Highlights from Art Dubai 2012

This year's edition of Art Dubai was one of the best. I saw some strong and thought provoking art, attended some great talks and I also had an opportunity to present (and was thrilled to receive positive comments and feedback after it). The four days of Art Dubai was hectic, but it was a lot of fun.

Here are some snapshots from Art Dubai, plus some of my highlights (and a lowlight).

The art 

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The above is a small glimpse of the artwork I saw across the fair. I didn't get a chance to see everything, but I did love the painting "Love Boat" by Khaled Takreti (top row, middle) and was utterly amused by the video installation "A Letter Can Always Reach Its Destination" byJoana Hadjithomas & Khalil Joreige (bottom row, first two photos), one of this year's Abraaj Capital Prize winners.

The video is based on a collection of spam emails the artists have been collecting for over a decade narrated by non-professional actors, the emails are transformed into monologues or stories making the viewer almost believe and empathise with the person on the screen.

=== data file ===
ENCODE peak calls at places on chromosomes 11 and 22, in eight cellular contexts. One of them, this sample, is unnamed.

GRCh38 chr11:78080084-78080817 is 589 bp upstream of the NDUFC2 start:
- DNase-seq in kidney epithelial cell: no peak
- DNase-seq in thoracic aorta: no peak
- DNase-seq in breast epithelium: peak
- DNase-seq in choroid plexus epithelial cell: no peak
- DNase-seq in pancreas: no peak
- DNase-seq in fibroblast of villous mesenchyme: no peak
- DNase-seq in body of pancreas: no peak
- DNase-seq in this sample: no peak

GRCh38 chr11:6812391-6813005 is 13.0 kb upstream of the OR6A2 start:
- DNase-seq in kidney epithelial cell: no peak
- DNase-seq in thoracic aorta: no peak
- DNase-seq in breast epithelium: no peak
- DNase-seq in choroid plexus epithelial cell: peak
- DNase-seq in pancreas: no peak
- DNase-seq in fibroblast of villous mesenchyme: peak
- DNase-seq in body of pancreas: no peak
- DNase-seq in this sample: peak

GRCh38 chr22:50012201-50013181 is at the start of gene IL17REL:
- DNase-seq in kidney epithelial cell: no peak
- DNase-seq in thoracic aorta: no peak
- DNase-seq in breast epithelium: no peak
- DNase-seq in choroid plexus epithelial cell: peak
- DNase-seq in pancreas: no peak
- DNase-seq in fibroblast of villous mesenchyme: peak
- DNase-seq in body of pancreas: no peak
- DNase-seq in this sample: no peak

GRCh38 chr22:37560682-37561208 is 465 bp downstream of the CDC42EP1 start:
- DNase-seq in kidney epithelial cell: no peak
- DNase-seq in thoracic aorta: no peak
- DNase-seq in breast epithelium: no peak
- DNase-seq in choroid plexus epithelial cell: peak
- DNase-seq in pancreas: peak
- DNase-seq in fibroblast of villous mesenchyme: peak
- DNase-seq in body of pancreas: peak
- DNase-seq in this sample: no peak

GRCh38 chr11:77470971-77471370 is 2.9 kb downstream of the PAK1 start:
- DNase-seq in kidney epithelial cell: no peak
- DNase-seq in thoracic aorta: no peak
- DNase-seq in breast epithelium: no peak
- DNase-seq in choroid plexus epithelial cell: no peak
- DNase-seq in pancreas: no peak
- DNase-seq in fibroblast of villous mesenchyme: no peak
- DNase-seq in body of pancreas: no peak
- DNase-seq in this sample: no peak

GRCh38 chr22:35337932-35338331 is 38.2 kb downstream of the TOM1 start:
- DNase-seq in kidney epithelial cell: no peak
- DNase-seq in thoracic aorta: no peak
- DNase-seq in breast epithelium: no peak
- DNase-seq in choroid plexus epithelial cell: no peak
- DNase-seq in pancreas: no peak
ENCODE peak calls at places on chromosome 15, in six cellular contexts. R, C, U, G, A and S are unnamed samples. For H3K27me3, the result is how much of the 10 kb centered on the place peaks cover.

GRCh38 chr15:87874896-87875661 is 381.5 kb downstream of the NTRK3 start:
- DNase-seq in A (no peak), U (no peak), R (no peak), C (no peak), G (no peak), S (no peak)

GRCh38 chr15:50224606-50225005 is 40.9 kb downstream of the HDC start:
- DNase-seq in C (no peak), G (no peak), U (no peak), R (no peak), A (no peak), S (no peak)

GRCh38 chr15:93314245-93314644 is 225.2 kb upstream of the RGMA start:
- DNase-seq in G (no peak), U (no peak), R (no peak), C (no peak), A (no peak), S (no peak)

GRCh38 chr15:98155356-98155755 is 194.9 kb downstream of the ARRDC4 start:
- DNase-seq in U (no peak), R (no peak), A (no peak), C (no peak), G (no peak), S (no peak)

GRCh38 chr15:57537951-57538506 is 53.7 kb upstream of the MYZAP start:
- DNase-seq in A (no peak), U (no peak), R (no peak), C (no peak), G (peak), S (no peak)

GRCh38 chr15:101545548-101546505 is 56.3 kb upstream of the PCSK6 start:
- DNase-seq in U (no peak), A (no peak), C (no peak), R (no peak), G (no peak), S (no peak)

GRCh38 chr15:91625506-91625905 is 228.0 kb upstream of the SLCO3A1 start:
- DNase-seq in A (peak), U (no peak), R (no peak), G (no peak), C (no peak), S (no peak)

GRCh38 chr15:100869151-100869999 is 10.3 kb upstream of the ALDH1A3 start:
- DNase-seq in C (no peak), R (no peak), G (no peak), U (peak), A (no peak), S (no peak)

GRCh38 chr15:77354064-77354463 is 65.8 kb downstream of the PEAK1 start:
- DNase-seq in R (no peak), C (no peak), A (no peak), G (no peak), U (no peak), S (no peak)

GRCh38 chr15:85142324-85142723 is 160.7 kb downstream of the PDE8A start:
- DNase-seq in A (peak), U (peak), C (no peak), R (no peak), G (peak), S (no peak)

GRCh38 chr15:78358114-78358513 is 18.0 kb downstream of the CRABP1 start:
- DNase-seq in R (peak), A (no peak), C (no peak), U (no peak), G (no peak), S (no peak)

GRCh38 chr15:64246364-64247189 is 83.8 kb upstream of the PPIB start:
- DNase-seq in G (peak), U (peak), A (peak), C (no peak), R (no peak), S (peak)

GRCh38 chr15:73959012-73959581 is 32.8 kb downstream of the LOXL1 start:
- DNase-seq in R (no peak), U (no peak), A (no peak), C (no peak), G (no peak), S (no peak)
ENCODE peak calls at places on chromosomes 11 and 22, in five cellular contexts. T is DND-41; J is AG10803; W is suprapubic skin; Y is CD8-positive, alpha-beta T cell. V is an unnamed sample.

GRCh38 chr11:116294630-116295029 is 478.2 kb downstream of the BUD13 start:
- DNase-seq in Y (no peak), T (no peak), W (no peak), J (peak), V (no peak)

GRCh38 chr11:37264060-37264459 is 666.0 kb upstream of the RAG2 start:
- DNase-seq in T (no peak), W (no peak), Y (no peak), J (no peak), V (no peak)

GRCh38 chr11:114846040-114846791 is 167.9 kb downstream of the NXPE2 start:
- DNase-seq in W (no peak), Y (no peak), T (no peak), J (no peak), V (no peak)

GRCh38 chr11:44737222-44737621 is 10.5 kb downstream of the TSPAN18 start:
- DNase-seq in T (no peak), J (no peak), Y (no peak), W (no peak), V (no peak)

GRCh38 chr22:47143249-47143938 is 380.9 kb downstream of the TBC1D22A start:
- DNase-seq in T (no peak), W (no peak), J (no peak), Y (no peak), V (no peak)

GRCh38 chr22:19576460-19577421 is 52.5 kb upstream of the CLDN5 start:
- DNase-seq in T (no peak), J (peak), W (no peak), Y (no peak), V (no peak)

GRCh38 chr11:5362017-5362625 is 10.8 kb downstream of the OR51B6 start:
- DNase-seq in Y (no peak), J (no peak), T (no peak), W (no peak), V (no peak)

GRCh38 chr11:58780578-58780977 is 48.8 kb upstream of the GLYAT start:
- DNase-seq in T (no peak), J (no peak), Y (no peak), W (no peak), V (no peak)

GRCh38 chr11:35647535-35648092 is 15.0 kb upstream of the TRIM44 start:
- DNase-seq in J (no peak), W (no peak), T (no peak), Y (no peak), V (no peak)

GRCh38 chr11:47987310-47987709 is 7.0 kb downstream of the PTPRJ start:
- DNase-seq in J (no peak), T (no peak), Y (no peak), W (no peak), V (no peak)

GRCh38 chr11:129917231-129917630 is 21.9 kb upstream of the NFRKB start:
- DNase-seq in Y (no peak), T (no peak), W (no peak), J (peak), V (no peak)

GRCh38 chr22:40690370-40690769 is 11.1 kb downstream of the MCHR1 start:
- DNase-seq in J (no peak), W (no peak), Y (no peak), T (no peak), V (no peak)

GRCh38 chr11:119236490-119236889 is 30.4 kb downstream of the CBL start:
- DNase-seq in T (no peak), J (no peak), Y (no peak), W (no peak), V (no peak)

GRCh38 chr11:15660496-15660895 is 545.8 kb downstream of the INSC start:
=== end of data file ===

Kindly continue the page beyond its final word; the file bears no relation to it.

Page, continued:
Setu Legi, Pseudophobia, 2012 (Mixed media installation)

For Art Dubai Projects, Indonesian artist Setu Legi has created a part-fortress, part refuge from hand-sewn bags, imported from Yogyakarta and filled with UAE discarded materials. The structue evokes connotations of a shelter in times of war and disaster, and aims to carve out a place of reflection and perspective within the context of the art fair. Playing on the narrow line between claustrophobia and sanctuary, viewers find themselves - and their thoughts - reflected in tiny steel pins that hold signs and texts, or simply in their own mirror image, while a tree of life grows symbolically above them around a tie-dyed roof.

I really liked this and now that the fair is over, I wonder where it is. I imagine it would be great to have this displayed in a public space for people to interact with. 

Magdi Mostafa, Elements of the Unexpected, 2012 (Sound cells and mixed media installation)

Magdi Mostafa's installation is based on his experiences in Dubai, shaped by the city's fluid parameters and geopolitical and economic specificities. Typically, Cairo-based sound artist Mostafa works with outmoded, discarded or analogue forms that invisibly persist in the contemporary cityscape. 

Elements of the Unexpected, a representation of three-dimensional sound, remixes traditional bread dough machines (tahana), altered to knead and whip local dates syrup, with an aural cityscape; the work is an extension of an on-going project "sound cells 2009-2012" - the work is drawn directly from his residency process and experiences.